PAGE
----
DAVID KLEPPER | Associated Press
PROVIDENCE, R.I. — Advocates of gay marriage delivered a message to Rhode Island state lawmakers who blocked a same-sex marriage bill this year: We’re putting a political bull’s-eye on your back.
Hundreds of Rhode Islanders rallied at the Statehouse on Tuesday in favor of gay marriage (video above) — despite legislative leaders who say they’ll consider a compromise measure to create civil unions instead. Those at the rally vowed political revenge on those lawmakers who opposed making Rhode Island the sixth state to recognize gay marriage.
“The 2012 election cycle starts now,” Kate Brock, executive director of the group Ocean State Action, told a cheering crowd on the Statehouse steps. “We start recruiting candidates now. We start building our war chests now. Don’t get mad. Get elected.”
Meanwhile, House lawmakers introduced civil union legislation designed to give gay couples the same state rights afforded to married couples. Rep. Peter Petrarca, D-Lincoln, the bill’s sponsor, said he supports gay marriage but that it has no chance of passing this year. He said the rights granted through civil unions are a better than none at all.
“To think we should have a vote (on gay marriage legislation) when we know it’s going to die is just foolish,” he told The Associated Press.
Last week, House Speaker Gordon Fox, D-Providence, announced that he was throwing his support behind civil unions because gay marriage legislation couldn’t pass the Senate. Fox is openly gay and his announcement deeply angered many gay marriage advocates. One carried a sign at Tuesday’s rally reading “Fox Hunting Season is Open.”
“It’s time to disband the House and Senate,” said the protester, Gary D’Amario of Cranston. “It’s time to get rid of all of them.”
Those at the rally included religious groups, students, couples gay and straight and a young woman with a vuvuzela. Miss Rhode Island Deborah Saint-Vil attended, as did several lawmakers.
Marriage Equality Rhode Island, the group that organized the rally, dismisses the civil union bill as a hollow compromise.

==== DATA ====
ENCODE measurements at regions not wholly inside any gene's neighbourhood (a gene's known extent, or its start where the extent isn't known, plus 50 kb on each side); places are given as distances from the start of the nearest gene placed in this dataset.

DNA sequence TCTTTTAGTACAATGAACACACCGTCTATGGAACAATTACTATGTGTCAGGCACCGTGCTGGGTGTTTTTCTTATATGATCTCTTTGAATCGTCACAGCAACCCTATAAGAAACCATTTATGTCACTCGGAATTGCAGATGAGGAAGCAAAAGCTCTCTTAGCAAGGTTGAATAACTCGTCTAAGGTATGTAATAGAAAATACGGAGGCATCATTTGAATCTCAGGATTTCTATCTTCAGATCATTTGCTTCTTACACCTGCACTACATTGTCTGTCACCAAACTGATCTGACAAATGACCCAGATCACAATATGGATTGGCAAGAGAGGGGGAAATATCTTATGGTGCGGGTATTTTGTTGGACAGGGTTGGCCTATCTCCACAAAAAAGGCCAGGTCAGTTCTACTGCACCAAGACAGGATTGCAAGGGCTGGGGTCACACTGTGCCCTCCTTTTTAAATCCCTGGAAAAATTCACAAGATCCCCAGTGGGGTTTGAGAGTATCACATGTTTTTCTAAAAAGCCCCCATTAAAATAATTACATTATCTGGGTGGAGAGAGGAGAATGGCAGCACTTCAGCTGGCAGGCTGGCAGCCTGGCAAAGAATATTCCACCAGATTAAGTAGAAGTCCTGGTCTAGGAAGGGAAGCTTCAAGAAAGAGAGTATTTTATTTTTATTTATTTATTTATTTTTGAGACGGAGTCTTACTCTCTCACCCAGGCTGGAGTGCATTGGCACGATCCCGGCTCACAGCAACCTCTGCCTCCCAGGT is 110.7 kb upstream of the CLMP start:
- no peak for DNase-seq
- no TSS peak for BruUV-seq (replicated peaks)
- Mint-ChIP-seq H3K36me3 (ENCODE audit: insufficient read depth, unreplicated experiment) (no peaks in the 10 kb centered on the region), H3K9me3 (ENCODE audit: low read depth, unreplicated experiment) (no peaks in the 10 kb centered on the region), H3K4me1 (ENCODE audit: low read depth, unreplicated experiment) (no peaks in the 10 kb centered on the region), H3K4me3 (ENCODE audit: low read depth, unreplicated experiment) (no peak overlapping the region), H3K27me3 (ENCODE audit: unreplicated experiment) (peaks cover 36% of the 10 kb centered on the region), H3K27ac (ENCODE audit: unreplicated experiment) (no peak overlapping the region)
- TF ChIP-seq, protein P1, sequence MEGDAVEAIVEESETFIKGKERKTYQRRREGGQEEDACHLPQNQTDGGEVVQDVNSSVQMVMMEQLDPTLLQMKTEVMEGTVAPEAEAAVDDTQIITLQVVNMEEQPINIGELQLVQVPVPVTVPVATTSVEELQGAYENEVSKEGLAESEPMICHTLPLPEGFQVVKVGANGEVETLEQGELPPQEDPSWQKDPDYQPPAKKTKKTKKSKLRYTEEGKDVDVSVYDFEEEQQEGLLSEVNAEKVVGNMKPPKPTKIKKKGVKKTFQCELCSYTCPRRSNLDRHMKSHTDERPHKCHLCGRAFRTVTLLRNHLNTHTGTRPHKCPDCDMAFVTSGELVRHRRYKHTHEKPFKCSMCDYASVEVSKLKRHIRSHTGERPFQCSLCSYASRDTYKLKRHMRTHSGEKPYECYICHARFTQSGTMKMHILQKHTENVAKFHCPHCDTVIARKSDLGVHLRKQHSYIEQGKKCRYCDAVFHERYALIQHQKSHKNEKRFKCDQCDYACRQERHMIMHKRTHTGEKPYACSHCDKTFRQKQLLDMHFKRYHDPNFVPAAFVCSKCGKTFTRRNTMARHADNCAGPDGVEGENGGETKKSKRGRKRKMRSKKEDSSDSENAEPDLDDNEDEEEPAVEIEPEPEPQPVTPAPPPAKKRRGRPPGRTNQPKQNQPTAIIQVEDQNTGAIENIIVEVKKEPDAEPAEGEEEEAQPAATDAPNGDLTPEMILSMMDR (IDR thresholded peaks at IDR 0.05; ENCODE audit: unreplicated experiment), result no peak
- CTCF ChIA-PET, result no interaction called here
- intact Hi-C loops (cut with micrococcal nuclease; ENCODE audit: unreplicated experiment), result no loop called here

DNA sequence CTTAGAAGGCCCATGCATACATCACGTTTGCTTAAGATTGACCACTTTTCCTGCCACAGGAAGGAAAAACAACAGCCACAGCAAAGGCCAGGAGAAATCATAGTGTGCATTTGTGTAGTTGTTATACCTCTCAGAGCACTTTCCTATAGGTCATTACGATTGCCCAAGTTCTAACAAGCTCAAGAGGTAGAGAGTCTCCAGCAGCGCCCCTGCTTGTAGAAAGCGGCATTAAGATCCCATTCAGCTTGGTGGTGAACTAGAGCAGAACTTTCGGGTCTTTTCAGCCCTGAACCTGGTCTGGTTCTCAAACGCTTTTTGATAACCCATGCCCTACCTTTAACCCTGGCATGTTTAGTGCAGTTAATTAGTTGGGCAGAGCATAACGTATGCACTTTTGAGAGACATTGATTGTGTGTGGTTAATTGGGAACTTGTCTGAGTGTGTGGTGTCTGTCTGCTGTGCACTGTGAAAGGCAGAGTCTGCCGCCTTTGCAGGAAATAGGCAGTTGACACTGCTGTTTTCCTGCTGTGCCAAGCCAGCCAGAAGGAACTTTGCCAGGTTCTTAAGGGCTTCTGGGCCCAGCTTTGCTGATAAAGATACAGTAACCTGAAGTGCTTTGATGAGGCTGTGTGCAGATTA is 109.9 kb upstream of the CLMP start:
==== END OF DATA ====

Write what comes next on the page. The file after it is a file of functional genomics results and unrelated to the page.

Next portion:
Fox said last week that he knows many gay marriage advocates hold him responsible for the bill’s failure. He said he believes the state will one day recognize gay marriages, but that this year the votes weren’t there.
“I live it every day and I understand what they’re going through,” Fox said. “As speaker of the House, I have to worry about passing bills.”
Senate President Teresa Paiva Weed’s opposition was a key obstacle to the legislation. The Newport Democrat says she supports civil union legislation and believes the bill will win broad support in the Senate. Gov. Lincoln Chafee, an independent who has urged lawmakers to pass a gay marriage bill, said he will sign the civil union measure.
But Chris Plante, director of the National Organization for Marriage-Rhode Island, said the bill’s passage is not a foregone conclusion. Plante said civil unions have proven to be a stepping-stone to full gay marriage laws in other states. People opposed to gay marriage, he said, also should oppose civil unions.
“It’s same-sex marriage by another name,” he said. “It is a backdoor way into legalizing gay marriage. I believe that we will be able to peel off significant amounts of votes once (lawmakers) understand that.”
The civil union bill could receive hearings as early as next week.
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